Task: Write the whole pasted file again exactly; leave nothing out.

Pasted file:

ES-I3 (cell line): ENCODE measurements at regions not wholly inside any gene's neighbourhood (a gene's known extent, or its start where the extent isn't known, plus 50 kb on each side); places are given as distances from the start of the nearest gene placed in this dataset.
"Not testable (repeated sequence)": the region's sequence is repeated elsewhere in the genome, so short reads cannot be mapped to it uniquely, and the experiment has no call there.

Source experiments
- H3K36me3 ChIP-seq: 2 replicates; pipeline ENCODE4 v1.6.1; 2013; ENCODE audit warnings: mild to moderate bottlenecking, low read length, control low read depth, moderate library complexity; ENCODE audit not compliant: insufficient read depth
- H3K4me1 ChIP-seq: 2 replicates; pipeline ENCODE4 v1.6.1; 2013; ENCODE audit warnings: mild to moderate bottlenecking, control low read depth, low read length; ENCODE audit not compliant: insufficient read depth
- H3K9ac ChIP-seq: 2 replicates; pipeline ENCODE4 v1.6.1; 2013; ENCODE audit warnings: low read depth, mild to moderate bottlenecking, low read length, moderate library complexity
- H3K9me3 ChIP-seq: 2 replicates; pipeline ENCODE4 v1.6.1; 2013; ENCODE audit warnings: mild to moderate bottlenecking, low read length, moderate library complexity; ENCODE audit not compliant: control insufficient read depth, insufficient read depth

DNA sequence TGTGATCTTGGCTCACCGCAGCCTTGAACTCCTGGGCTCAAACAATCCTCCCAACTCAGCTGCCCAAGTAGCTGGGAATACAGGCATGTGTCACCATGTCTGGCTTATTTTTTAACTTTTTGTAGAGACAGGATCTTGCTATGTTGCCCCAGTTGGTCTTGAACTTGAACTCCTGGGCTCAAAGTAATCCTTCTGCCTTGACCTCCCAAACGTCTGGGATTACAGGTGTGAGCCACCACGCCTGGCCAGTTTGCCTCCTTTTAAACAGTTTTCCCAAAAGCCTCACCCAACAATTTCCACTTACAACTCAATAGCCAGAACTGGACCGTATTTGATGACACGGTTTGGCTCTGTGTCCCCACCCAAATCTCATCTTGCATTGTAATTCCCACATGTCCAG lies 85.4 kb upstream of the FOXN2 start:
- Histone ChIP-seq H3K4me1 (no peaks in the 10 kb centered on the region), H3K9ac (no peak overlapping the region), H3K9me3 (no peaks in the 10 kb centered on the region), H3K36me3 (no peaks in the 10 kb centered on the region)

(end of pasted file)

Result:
ES-I3 (cell line): ENCODE measurements at regions not wholly inside any gene's neighbourhood (a gene's known extent, or its start where the extent isn't known, plus 50 kb on each side); places are given as distances from the start of the nearest gene placed in this dataset.
"Not testable (repeated sequence)": the region's sequence is repeated elsewhere in the genome, so short reads cannot be mapped to it uniquely, and the experiment has no call there.

Source experiments
- H3K36me3 ChIP-seq: 2 replicates; pipeline ENCODE4 v1.6.1; 2013; ENCODE audit warnings: mild to moderate bottlenecking, low read length, control low read depth, moderate library complexity; ENCODE audit not compliant: insufficient read depth
- H3K4me1 ChIP-seq: 2 replicates; pipeline ENCODE4 v1.6.1; 2013; ENCODE audit warnings: mild to moderate bottlenecking, control low read depth, low read length; ENCODE audit not compliant: insufficient read depth
- H3K9ac ChIP-seq: 2 replicates; pipeline ENCODE4 v1.6.1; 2013; ENCODE audit warnings: low read depth, mild to moderate bottlenecking, low read length, moderate library complexity
- H3K9me3 ChIP-seq: 2 replicates; pipeline ENCODE4 v1.6.1; 2013; ENCODE audit warnings: mild to moderate bottlenecking, low read length, moderate library complexity; ENCODE audit not compliant: control insufficient read depth, insufficient read depth

DNA sequence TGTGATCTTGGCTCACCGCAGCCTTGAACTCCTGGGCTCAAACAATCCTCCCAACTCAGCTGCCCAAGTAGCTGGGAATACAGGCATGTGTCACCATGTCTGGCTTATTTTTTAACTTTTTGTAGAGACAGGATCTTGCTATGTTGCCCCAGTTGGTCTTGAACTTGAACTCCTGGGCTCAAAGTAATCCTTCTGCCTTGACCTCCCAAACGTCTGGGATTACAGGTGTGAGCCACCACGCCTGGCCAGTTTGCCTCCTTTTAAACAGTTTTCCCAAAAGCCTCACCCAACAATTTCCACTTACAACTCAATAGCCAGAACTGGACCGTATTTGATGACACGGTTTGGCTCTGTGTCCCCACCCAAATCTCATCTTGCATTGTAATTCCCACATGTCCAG lies 85.4 kb upstream of the FOXN2 start:
- Histone ChIP-seq H3K4me1 (no peaks in the 10 kb centered on the region), H3K9ac (no peak overlapping the region), H3K9me3 (no peaks in the 10 kb centered on the region), H3K36me3 (no peaks in the 10 kb centered on the region)